I'll just mention a simple example to make myself clear. English Rules suggest that a Compound Sentence can be formed using the following structures: 1.) [Independent Clause] , coordinate conj. [independent clause] . 2.) [Independent clause] ; conjunctive adverb , [independent clause] .

Can subordinate conjunctions make up a compound sentence by possibly acting as a coordinate conj. or conjunctive adverb in any case?


Mark goes to church daily, although he was busy today. (Independent clause) (conj.) (Independent clause)


Mark goes to church daily; although, he was busy today. (Independent clause) (conj.) (Independent clause)

Is it possible for "although" to be considered as a coordinating conjunction itself and not connecting it with the Independent clause?

  • Traditional grammar treats "although" as a subordinating conjunction, so "although he was busy today" is a subordinate (dependent) clause.
    – BillJ
    Mar 8, 2018 at 13:05

2 Answers 2


According to this guy,

50 Subordinating Conjunctions And Why They Matter

the answer is no.

The coordinating conjunctions are the words and, but, for, nor, or, so, and yet.

There are lots of subordinating conjunctions, including 50 listed in the article, and they all belong within a sentence subordinating a dependent clause to an independent clause. A passage like yours (Mark goes to church daily; although, he was busy today.) contains a fragment.

A few of the examples seem strange to me. I guess that there are words (on that list of 50 words) that can be used as subordinating conjunctions or in some other way, so that a string of words beginning with one of the 50, intended as a single independent clause, could be objectionable or not, depending on the sense.

To me, the following sentences sound correct, although they begin in a naughty way.

  • Even my mother agrees.
  • Now I like swimming.
  • Once I built a railroad.
  • Why are you angry?

I have trouble imagining why the first two are on the list at all. I guess that in some foreign place they say things like “He left it at home, even he knew he would need it,” or “He will bring it tomorrow, now he knows he will need it,” where right-thinking Americans would say “even though” and “now that.” But even then, I don't see the objection in making "now he knows he will need it" an independent clause.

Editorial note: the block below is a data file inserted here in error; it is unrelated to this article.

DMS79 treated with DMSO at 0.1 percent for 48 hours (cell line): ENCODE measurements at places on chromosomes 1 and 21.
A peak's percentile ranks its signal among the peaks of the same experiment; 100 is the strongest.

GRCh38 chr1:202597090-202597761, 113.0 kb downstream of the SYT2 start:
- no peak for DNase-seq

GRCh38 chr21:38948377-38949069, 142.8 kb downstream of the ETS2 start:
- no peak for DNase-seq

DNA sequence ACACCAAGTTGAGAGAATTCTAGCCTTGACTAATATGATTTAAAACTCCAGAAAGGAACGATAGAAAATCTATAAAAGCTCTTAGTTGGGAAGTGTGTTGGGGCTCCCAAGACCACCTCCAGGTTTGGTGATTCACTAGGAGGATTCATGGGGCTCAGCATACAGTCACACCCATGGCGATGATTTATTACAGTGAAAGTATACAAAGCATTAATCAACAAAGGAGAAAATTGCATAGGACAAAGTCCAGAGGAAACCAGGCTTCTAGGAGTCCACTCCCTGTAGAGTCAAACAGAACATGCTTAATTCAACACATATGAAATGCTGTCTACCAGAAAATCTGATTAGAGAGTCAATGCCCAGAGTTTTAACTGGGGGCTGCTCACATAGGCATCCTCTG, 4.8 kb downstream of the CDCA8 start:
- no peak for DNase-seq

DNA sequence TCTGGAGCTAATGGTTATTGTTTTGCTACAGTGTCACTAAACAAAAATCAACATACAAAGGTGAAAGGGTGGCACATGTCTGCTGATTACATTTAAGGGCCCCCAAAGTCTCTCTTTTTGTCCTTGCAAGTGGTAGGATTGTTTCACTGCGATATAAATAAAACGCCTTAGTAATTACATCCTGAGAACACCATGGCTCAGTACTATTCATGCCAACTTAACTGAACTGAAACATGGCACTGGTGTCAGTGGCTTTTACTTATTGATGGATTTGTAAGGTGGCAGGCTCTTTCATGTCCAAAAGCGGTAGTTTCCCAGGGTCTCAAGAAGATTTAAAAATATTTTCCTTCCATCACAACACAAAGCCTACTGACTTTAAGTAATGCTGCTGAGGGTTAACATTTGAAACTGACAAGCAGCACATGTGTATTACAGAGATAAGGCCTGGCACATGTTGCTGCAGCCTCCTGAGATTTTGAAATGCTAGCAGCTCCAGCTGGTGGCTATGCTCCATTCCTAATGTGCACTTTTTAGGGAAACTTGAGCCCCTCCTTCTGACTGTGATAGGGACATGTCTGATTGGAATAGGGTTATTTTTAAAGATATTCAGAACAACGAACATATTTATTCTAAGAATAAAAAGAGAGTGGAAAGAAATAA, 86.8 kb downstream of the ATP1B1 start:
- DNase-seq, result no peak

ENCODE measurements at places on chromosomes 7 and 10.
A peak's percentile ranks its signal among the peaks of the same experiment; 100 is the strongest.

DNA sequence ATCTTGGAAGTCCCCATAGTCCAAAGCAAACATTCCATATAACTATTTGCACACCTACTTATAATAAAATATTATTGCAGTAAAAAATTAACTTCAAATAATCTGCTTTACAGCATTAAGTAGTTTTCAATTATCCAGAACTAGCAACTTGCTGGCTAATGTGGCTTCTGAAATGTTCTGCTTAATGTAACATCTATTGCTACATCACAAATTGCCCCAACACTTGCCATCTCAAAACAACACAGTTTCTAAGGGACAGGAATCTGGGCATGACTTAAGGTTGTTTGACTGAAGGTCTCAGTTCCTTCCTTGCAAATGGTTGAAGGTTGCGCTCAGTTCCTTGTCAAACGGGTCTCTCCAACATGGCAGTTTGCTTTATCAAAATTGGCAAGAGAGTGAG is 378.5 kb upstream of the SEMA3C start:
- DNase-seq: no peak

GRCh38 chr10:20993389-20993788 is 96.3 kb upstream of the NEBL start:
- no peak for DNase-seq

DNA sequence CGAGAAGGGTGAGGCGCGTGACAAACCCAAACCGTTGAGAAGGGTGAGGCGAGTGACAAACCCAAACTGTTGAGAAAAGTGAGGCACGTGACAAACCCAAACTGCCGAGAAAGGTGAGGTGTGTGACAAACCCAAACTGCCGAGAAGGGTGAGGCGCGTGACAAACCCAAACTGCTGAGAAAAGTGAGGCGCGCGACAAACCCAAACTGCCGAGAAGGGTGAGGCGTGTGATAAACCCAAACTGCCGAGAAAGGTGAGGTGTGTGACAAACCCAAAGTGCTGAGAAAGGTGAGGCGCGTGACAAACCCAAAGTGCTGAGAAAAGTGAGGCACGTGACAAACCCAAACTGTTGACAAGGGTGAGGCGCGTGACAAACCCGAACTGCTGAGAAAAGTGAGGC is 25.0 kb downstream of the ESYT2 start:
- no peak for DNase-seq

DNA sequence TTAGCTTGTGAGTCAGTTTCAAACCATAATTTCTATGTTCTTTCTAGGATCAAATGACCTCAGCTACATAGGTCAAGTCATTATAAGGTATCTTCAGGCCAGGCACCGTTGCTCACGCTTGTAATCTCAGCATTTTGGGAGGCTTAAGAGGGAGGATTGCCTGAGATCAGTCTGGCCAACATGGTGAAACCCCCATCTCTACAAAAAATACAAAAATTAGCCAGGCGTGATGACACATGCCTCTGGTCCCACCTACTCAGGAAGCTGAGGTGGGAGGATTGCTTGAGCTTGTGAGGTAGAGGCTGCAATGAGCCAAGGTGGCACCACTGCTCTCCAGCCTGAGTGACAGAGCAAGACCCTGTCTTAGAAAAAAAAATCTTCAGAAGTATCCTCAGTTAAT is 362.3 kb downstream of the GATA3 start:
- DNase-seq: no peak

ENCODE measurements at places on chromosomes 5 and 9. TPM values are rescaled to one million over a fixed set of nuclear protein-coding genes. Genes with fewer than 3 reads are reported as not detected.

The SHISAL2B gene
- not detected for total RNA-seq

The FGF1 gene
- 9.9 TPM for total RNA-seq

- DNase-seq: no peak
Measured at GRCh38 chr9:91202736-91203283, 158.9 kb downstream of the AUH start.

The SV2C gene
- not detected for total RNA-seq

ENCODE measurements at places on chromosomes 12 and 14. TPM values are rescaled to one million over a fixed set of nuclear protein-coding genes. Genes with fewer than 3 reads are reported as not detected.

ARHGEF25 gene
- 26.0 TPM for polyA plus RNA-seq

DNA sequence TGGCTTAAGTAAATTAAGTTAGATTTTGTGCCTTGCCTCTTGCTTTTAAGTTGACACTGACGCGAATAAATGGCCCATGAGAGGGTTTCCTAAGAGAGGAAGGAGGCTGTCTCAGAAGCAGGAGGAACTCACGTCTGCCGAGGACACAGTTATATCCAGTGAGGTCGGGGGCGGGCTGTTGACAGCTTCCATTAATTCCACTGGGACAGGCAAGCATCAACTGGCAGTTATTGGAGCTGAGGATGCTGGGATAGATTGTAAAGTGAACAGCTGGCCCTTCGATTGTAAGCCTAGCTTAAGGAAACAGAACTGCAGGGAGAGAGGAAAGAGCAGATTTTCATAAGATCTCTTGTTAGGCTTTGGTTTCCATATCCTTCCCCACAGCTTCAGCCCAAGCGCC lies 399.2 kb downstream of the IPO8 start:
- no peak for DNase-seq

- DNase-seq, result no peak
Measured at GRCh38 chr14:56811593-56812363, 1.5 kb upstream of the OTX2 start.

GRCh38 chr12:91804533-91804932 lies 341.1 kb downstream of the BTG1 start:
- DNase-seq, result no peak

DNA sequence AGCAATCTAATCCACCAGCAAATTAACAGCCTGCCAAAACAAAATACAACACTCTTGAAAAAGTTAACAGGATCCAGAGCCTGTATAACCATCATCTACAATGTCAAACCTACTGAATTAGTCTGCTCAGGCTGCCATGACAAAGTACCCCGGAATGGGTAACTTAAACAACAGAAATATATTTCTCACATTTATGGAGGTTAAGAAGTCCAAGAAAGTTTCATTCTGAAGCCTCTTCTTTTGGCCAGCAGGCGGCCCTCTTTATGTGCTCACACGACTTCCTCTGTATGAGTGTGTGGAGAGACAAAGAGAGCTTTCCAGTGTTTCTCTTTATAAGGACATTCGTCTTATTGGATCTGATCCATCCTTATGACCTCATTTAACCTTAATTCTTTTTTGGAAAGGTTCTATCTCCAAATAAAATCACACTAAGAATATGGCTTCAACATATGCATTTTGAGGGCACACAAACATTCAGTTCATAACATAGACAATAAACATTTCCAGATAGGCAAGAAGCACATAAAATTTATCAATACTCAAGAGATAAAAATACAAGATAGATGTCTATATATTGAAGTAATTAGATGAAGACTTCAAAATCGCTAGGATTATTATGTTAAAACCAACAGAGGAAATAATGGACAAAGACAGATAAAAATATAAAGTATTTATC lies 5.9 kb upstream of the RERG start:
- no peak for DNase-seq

Maybe the next two examples are on the list to prevent these constructions.

  • I will call you tomorrow. Once I have made my decision.
  • I figured out. Why you are angry.

There, the periods before “once” and “why” should be changed to commas, and the following words should be in lower-case.


The difference between coordinating and subordinating conjunctions is the effect they have on the meaning of the clause that comes after them.


  1. [Mark went to church], and [Mark was busy today].
  2. [Mark went to church], although [Mark was busy today].

In #1, both clauses have equal weight. "Mark went to church" and "Mark was busy" are two different pieces of information. ‘And’ suggests they are linked, but doesn’t tell you exactly how.

In #2, because of the different type of conjunction used, the second clause is now definitely linked to the first clause. It's not giving you new and possibly unrelated information about Mark, it's adding EXTRA information specifically to his trip to church.

  • Hello, Sarah. Semantics-based definitions of grammatical terms are rarely workable; inconsistencies and exceptions soon prove a problem. Nov 1, 2023 at 16:06

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